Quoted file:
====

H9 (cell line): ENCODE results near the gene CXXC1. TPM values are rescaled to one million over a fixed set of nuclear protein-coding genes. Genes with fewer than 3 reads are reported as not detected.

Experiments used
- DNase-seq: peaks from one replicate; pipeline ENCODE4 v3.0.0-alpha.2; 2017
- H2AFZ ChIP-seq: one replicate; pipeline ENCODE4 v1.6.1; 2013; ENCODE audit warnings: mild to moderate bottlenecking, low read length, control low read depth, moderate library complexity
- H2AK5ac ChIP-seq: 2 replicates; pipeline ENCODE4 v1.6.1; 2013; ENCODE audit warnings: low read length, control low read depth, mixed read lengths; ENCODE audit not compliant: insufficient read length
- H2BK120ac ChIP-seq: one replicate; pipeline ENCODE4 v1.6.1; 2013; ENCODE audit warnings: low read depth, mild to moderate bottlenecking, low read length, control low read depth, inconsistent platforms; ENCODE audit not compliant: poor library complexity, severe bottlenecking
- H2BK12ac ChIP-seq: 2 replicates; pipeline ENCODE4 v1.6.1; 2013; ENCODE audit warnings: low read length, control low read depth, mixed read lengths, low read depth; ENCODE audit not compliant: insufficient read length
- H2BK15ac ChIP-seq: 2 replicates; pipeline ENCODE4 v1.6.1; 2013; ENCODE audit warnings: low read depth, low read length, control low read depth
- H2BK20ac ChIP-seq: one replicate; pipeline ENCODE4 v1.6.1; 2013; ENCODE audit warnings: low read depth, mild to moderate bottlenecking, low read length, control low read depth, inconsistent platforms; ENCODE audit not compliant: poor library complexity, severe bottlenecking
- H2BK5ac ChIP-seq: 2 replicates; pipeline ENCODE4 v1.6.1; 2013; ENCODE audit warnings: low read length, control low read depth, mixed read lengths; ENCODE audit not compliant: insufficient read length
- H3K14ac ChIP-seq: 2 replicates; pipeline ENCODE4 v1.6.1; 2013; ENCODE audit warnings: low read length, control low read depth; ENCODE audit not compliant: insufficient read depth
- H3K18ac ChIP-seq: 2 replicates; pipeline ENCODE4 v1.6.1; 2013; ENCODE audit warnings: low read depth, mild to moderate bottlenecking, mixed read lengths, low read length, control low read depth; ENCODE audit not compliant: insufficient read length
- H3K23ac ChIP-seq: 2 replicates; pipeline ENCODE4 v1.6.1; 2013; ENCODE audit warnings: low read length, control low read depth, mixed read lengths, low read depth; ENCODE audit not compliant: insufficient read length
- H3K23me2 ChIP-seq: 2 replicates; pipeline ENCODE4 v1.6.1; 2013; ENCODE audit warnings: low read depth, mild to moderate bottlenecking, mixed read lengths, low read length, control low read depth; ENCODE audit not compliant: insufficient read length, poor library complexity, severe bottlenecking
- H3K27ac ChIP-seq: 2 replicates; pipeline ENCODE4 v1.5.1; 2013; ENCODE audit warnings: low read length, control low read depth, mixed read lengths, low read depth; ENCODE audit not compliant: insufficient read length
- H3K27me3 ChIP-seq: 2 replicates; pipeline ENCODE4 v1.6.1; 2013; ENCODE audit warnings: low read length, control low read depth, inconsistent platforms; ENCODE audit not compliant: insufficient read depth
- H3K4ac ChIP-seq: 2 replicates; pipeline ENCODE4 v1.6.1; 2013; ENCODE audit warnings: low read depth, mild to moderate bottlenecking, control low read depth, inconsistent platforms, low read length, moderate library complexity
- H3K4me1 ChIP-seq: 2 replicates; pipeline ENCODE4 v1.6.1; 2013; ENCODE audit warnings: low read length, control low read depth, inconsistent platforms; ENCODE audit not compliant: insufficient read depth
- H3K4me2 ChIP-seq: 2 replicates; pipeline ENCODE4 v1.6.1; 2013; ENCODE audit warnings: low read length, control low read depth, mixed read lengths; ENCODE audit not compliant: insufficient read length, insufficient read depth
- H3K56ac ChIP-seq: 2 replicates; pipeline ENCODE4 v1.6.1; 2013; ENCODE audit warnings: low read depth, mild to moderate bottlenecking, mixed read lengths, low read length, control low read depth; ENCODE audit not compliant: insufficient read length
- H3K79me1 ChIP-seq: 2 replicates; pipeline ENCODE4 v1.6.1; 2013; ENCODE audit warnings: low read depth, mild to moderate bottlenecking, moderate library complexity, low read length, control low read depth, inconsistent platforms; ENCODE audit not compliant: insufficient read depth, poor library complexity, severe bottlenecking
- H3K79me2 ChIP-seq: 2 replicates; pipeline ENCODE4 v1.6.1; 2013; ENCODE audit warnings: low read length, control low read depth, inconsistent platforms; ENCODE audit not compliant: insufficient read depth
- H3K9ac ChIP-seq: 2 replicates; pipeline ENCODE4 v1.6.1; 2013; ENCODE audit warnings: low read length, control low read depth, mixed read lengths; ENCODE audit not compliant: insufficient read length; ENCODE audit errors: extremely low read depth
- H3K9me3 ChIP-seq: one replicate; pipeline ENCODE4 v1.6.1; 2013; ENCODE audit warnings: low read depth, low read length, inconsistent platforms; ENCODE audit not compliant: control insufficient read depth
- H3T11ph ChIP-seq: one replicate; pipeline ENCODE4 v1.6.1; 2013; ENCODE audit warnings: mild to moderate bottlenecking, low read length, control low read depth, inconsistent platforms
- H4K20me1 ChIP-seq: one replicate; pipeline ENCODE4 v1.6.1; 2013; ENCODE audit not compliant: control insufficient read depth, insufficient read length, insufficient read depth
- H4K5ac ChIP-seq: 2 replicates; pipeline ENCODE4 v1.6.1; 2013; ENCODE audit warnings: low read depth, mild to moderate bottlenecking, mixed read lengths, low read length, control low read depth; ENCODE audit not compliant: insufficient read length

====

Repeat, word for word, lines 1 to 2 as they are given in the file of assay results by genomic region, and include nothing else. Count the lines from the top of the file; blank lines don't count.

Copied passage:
H9 (cell line): ENCODE results near the gene CXXC1. TPM values are rescaled to one million over a fixed set of nuclear protein-coding genes. Genes with fewer than 3 reads are reported as not detected.

Experiments used